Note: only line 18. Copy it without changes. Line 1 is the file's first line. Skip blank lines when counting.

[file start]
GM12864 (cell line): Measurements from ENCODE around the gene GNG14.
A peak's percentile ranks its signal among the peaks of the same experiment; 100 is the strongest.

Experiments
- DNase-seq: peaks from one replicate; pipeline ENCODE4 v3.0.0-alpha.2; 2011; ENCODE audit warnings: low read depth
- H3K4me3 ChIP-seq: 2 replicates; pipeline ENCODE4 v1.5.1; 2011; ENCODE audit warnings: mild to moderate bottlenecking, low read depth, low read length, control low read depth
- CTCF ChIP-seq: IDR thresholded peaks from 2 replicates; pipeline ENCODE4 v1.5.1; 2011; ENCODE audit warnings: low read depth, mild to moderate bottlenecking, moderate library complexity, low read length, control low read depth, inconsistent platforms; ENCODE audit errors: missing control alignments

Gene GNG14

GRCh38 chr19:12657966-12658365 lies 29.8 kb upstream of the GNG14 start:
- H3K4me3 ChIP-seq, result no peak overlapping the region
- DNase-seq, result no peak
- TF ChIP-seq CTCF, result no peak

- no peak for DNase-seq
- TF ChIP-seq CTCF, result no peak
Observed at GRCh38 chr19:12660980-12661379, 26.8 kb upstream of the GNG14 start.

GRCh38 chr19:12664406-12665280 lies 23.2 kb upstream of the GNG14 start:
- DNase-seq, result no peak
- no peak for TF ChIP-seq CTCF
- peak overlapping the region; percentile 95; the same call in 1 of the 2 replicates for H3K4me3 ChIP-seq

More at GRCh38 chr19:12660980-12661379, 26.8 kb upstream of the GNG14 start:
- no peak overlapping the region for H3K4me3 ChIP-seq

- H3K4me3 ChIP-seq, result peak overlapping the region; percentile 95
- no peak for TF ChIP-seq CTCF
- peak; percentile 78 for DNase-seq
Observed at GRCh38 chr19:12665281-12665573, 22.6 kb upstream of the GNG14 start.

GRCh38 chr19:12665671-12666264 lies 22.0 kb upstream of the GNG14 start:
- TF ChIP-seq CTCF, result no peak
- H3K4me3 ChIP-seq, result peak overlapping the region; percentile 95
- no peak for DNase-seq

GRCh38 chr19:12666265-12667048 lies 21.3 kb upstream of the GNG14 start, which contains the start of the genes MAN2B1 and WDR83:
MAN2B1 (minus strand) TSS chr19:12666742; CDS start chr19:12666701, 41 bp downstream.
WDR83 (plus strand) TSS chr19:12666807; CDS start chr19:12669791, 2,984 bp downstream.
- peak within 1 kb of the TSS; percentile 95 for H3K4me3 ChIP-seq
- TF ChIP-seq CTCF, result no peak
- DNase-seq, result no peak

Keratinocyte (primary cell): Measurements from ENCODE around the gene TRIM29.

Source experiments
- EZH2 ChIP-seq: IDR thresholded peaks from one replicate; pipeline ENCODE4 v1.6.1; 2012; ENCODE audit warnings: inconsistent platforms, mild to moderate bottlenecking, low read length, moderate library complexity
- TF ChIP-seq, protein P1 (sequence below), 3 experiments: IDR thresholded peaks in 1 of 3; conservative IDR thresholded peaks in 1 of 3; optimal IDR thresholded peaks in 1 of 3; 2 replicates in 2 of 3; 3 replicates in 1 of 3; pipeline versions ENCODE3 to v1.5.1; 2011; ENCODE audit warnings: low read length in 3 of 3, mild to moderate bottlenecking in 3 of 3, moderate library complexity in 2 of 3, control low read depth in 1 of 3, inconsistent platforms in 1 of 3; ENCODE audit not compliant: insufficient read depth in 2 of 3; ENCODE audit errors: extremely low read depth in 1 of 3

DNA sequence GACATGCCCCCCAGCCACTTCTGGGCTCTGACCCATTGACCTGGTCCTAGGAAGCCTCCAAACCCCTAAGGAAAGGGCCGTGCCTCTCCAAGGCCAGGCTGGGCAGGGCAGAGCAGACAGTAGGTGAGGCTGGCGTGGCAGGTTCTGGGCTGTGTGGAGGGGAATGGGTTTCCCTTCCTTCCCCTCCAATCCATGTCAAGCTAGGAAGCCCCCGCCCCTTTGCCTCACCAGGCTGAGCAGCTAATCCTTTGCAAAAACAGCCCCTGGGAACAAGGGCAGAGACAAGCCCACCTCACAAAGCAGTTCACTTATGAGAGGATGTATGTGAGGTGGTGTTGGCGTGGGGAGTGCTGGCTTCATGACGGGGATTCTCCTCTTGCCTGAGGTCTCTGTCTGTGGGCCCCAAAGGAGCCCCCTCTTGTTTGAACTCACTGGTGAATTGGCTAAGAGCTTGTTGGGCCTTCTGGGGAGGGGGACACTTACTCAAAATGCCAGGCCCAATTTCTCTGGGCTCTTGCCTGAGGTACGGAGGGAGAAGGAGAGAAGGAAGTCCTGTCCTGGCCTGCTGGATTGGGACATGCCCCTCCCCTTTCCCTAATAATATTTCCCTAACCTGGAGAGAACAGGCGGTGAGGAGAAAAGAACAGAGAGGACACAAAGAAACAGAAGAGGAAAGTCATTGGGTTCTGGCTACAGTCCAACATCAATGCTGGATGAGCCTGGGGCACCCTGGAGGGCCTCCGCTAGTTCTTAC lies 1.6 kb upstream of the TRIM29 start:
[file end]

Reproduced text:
- peak overlapping the region; percentile 95; the same call in 1 of the 2 replicates for H3K4me3 ChIP-seq